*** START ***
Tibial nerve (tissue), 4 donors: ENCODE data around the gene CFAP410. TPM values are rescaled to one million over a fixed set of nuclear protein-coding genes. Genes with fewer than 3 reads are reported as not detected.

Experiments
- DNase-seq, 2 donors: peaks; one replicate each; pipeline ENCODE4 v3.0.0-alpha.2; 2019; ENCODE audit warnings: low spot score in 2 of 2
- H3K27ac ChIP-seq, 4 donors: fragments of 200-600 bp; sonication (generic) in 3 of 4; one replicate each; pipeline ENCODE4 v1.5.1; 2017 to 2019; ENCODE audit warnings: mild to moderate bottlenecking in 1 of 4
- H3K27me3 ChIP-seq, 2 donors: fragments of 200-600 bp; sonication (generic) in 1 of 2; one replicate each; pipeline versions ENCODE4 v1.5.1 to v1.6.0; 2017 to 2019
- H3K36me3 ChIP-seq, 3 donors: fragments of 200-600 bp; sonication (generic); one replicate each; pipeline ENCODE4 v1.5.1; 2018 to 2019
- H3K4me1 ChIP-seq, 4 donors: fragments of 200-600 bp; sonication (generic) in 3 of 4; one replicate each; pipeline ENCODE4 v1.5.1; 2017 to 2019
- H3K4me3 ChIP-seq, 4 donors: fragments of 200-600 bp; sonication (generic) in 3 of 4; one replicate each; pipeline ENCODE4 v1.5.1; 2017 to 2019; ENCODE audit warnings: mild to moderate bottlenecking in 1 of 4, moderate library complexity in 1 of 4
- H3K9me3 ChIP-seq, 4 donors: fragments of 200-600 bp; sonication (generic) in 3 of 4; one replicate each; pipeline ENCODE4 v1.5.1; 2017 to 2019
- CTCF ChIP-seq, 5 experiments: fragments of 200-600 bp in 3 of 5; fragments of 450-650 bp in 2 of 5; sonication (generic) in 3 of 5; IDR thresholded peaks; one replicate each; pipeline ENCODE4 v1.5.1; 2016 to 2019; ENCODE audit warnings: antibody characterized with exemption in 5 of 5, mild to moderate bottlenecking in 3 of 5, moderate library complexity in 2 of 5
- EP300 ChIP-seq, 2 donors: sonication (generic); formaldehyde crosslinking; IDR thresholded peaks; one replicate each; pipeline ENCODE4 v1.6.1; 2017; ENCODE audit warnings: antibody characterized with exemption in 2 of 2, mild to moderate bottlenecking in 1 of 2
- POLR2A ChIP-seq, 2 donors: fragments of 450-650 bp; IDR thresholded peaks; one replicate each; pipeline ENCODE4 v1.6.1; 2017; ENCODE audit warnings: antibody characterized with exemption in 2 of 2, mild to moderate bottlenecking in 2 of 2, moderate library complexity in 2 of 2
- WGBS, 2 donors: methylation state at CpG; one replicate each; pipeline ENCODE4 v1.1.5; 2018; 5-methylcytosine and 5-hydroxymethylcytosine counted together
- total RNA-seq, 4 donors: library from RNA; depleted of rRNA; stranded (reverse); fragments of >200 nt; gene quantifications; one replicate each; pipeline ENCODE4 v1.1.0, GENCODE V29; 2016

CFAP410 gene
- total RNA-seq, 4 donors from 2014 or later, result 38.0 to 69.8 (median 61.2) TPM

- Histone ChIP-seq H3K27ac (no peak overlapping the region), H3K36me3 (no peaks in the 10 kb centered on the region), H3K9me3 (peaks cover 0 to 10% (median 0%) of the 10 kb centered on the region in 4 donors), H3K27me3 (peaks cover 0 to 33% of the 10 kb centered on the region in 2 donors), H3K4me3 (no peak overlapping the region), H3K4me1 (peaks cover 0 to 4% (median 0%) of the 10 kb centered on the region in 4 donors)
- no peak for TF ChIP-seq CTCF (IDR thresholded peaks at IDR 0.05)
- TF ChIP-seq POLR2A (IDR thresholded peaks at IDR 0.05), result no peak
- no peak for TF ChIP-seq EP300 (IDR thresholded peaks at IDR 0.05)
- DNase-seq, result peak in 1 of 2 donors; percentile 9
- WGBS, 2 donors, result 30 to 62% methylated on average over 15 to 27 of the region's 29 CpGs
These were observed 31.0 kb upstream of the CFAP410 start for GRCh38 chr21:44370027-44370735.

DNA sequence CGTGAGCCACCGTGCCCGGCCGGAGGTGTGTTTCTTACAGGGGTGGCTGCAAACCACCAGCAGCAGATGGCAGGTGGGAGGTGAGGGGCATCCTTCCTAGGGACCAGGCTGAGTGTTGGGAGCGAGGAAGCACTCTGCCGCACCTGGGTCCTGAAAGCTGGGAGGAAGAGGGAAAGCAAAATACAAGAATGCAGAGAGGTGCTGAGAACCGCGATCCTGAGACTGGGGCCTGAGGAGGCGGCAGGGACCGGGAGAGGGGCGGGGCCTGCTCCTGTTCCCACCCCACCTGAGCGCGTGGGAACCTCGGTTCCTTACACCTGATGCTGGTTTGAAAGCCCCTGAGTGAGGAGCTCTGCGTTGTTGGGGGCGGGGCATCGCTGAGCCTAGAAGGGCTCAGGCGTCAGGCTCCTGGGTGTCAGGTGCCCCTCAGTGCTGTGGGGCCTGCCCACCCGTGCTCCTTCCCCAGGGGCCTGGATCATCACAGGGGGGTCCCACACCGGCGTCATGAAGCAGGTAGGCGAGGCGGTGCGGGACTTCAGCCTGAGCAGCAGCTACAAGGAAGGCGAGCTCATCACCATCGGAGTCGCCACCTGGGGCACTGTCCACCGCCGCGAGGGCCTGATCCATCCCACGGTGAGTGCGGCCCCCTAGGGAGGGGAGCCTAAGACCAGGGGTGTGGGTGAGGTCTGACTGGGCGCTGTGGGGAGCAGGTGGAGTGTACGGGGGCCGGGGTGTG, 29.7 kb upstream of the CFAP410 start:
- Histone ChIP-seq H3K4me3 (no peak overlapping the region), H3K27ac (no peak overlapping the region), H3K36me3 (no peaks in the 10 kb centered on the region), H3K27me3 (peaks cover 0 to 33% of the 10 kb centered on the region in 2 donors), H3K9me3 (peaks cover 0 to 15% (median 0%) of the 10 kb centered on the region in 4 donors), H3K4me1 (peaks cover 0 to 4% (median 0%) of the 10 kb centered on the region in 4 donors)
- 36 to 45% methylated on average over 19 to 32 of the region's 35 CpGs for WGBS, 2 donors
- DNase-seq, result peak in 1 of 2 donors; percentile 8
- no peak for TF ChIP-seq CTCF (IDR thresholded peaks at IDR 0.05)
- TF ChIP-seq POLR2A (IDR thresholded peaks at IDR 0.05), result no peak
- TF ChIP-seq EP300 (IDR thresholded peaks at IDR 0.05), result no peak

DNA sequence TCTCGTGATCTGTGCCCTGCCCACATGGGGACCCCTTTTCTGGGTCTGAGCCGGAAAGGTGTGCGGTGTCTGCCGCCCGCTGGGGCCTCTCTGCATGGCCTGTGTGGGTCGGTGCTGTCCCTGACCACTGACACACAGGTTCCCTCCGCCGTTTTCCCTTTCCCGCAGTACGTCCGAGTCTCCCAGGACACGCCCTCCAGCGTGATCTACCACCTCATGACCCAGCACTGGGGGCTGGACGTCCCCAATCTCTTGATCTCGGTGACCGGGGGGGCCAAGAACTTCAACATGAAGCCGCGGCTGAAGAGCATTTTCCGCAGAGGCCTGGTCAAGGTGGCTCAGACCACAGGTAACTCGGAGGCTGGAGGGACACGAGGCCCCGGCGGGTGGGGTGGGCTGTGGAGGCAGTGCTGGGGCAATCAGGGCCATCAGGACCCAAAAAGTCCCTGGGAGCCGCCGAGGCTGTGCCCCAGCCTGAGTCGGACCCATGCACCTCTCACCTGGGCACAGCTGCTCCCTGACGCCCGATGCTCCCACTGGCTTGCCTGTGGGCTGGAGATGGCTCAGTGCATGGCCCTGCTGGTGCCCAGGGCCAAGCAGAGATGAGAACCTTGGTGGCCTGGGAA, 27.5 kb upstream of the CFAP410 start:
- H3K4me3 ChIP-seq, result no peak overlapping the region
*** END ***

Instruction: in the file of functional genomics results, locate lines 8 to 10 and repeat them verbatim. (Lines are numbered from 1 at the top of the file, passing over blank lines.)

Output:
- H3K4me3 ChIP-seq, 4 donors: fragments of 200-600 bp; sonication (generic) in 3 of 4; one replicate each; pipeline ENCODE4 v1.5.1; 2017 to 2019; ENCODE audit warnings: mild to moderate bottlenecking in 1 of 4, moderate library complexity in 1 of 4
- H3K9me3 ChIP-seq, 4 donors: fragments of 200-600 bp; sonication (generic) in 3 of 4; one replicate each; pipeline ENCODE4 v1.5.1; 2017 to 2019
- CTCF ChIP-seq, 5 experiments: fragments of 200-600 bp in 3 of 5; fragments of 450-650 bp in 2 of 5; sonication (generic) in 3 of 5; IDR thresholded peaks; one replicate each; pipeline ENCODE4 v1.5.1; 2016 to 2019; ENCODE audit warnings: antibody characterized with exemption in 5 of 5, mild to moderate bottlenecking in 3 of 5, moderate library complexity in 2 of 5